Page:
@Tutelary:, I could perhaps provide some information on scientific research that corroborates this information from this website http://www.ubthenews.com/topics/Adam_and_Eve.htm, sorry I am very new to using Wikipedia, apologies for any confusion

Mattyj77 (talk) 03:46, 15 June 2014 (UTC)

@Mattyj77:, that site is questionable at best, promoting one book with promotional language with a press release style. It doesn't seem to be a reliable source in that regard. Tutelary (talk) 03:56, 15 June 2014 (UTC)
((ping|Tutelary}}, ok fair enough, I am pretty sure the science checks out but thanks for considering my request, I will get bak to you when I have done some more research

Mattyj77 (talk) 04:05, 15 June 2014 (UTC)

@Mattyj77:, No problem, I'm just another editor like you, and don't have any grudge against this information if there are indeed reliable sources on the subject. Just that site is questionable, and is not a reliable source. Per no original research, stuff in articles has to be verifiable. Tutelary (talk) 04:10, 15 June 2014 (UTC)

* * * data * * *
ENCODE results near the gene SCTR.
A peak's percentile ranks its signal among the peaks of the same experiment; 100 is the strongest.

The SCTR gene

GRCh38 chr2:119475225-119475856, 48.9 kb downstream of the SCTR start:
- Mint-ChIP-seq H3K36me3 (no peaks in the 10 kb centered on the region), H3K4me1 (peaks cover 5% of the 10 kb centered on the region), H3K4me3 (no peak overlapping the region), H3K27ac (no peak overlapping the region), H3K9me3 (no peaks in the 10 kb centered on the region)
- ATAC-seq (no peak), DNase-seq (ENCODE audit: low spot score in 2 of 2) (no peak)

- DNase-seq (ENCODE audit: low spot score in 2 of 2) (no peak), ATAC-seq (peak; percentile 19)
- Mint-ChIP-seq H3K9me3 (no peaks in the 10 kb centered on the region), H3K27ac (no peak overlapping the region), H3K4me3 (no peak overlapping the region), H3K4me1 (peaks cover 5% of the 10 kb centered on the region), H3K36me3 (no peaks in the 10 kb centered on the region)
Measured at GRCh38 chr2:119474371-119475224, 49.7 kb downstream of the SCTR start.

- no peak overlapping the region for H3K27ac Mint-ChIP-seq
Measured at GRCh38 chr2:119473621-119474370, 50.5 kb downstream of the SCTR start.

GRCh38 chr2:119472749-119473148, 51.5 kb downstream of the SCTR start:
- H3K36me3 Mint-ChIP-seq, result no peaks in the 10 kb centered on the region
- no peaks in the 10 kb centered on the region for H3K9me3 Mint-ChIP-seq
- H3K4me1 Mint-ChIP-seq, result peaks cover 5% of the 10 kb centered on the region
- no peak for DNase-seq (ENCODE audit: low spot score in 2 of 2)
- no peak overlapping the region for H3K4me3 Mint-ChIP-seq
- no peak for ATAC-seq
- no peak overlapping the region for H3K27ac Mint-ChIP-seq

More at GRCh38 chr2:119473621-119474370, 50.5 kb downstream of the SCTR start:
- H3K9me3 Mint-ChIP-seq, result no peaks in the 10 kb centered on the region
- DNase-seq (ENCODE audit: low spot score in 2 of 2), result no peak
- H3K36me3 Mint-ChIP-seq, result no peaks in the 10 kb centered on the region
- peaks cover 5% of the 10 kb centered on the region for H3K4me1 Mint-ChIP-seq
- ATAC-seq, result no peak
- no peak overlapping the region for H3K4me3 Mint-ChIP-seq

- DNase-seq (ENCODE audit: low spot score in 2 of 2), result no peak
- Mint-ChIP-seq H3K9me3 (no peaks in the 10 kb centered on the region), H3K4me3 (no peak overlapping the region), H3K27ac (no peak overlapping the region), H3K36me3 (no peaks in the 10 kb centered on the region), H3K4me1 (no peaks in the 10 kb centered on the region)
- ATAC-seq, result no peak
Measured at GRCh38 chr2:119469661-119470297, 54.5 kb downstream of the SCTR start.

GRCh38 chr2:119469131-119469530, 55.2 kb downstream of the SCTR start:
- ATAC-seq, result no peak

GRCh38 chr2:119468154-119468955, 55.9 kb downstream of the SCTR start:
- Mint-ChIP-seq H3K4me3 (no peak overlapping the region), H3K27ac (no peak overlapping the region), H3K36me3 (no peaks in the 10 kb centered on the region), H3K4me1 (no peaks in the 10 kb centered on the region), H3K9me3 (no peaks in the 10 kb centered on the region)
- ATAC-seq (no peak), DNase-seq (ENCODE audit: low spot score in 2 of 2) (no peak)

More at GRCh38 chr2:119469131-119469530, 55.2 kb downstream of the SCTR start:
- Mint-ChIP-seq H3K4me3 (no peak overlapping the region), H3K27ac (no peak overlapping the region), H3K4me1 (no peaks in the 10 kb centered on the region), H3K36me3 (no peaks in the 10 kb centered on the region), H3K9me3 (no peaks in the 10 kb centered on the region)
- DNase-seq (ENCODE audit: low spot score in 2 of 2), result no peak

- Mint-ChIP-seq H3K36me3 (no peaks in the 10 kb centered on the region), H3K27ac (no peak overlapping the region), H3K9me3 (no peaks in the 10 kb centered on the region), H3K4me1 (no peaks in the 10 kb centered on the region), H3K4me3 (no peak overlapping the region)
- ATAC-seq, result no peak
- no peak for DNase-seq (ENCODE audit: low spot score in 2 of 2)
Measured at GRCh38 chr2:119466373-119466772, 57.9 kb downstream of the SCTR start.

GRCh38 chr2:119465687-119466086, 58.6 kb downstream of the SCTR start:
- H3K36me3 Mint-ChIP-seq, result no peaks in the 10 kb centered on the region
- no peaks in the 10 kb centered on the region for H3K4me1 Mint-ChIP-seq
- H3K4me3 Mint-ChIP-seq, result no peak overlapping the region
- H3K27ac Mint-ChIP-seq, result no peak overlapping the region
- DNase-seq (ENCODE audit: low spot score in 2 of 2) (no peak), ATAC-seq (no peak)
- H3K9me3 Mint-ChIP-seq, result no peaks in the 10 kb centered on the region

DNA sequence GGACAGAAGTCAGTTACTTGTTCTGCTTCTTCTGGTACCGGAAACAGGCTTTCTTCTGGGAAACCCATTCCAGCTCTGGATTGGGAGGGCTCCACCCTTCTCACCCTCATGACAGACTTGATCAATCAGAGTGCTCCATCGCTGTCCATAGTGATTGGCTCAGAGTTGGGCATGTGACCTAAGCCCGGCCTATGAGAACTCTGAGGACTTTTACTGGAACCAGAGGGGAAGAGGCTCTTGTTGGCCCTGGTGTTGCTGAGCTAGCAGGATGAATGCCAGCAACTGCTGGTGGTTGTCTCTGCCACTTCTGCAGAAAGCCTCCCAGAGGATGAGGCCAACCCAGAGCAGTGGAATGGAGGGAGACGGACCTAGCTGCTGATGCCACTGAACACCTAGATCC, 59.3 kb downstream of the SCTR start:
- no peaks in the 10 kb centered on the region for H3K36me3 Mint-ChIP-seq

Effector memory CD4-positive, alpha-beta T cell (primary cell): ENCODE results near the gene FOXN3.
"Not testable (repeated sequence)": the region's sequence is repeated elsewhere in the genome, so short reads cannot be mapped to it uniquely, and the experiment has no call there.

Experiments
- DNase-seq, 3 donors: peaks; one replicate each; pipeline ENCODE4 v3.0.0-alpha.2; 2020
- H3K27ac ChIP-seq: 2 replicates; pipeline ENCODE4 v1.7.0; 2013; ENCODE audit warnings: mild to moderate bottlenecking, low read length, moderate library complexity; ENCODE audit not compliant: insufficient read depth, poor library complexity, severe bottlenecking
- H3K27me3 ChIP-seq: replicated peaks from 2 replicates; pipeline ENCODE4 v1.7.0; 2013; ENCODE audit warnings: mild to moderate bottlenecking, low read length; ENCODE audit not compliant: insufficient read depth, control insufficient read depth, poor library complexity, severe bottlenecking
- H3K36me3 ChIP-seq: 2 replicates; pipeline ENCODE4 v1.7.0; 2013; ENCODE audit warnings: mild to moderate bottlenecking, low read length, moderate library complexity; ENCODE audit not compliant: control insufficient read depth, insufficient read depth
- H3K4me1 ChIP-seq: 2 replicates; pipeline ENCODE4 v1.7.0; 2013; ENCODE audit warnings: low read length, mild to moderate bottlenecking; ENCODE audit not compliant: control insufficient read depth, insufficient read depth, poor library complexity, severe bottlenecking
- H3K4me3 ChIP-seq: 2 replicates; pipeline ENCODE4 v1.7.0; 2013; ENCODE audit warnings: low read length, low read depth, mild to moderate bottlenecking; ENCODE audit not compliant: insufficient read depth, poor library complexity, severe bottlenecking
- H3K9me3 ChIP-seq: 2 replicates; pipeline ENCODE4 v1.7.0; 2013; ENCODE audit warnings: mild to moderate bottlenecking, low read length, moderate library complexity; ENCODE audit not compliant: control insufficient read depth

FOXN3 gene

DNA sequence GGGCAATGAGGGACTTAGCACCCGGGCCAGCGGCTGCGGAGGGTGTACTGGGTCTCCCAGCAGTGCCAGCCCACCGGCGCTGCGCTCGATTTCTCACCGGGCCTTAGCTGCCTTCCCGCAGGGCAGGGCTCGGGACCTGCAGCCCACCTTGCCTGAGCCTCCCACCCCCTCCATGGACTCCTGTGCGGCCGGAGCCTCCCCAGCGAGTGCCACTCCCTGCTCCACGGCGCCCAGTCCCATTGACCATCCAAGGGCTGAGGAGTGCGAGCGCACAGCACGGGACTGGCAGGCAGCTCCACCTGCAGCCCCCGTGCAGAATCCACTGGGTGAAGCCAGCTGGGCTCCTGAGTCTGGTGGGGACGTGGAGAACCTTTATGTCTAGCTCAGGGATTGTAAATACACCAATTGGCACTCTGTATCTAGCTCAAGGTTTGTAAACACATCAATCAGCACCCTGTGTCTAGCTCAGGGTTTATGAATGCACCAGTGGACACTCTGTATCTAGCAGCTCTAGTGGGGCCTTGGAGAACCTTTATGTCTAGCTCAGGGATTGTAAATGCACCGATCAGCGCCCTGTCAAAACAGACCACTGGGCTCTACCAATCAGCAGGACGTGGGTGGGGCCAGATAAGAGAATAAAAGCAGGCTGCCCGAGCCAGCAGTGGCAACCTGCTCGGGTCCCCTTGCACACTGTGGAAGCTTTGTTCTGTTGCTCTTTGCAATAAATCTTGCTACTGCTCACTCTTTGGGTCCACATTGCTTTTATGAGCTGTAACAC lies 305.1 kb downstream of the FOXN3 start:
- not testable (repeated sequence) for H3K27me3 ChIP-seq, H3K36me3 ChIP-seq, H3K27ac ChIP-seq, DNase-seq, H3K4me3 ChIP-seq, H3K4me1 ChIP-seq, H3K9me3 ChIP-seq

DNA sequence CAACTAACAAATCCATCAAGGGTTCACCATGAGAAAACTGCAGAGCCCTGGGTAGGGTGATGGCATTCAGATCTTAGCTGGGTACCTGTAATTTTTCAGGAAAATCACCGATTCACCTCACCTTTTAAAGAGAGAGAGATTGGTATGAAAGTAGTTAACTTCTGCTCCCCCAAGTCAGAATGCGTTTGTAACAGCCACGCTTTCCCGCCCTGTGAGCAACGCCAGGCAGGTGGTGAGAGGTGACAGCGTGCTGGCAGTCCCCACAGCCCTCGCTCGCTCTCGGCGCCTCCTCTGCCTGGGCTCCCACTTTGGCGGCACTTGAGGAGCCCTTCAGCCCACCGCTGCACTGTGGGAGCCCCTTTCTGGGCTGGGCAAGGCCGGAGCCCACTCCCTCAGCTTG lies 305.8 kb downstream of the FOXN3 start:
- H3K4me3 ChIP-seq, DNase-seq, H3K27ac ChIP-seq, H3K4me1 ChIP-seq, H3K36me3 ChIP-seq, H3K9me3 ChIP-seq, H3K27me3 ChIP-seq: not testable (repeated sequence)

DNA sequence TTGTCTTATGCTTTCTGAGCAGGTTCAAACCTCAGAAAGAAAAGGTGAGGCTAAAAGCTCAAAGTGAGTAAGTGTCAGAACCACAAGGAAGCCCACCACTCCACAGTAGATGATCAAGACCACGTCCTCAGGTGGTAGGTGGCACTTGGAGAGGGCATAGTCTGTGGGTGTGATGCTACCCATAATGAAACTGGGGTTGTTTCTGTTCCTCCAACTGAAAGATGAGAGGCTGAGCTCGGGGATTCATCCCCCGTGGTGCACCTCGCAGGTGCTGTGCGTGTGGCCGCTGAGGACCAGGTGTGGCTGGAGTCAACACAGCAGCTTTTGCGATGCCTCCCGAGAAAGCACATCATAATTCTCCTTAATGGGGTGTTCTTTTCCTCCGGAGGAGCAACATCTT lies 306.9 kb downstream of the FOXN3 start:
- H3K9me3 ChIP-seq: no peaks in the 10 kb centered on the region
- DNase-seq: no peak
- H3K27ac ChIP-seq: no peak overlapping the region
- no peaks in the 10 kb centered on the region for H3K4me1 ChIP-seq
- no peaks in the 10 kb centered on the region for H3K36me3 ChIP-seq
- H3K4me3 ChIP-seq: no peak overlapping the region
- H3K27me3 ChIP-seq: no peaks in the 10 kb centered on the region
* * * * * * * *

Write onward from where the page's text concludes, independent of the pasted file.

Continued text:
The science is not going to check out, but in any case this is WP:UNDUE - why would we include this fringe view? Dougweller (talk) 07:41, 15 June 2014 (UTC)
@Dougweller:, How do you know? Might need to give that some time...in any event the request has been denied, no need to discuss the entry anymore, no problem on this end. Thanks again for considering the request.

Mattyj77 (talk) 18:02, 15 June 2014 (UTC)

@Dougweller: Just in case you didn't watchlist it Obviously, this was done in my assumption of good faith for them. To be added to the article, it would absolutely need more reliable sources, which is why I gave the benefit of the doubt for them to find more sources. Who knows? Maybe it could actually be correct. I just took a brief overview of it and gave my thoughts, was not intending to promote any possible WP:FRINGE material. Tutelary (talk) 19:43, 15 June 2014 (UTC)
Tutelary, no way was I suggesting that you were promoting any fringe material, apologies if you thought I was. Dougweller (talk) 08:13, 16 June 2014 (UTC)

Creation MYTH[edit]

Please replace the word "myth" in the context above, in the first sentence of the article, with something like "account" or "story". While the writer's belief may be that the story is a myth, this is not a fact and should be left up to the interpretation of the reader.

Jbytell

Semi-protected edit request on 12 July 2014[edit]